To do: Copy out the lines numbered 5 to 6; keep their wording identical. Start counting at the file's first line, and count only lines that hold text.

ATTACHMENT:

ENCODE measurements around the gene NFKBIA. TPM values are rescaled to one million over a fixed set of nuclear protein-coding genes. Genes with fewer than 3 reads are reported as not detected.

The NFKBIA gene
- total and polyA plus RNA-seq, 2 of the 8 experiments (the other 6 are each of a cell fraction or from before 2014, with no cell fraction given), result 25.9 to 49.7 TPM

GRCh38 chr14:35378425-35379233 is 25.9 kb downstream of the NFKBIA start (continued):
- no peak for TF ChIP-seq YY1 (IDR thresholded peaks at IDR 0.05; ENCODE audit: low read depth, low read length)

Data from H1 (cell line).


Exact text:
- no peak for TF ChIP-seq YY1 (IDR thresholded peaks at IDR 0.05; ENCODE audit: low read depth, low read length)

Data from H1 (cell line).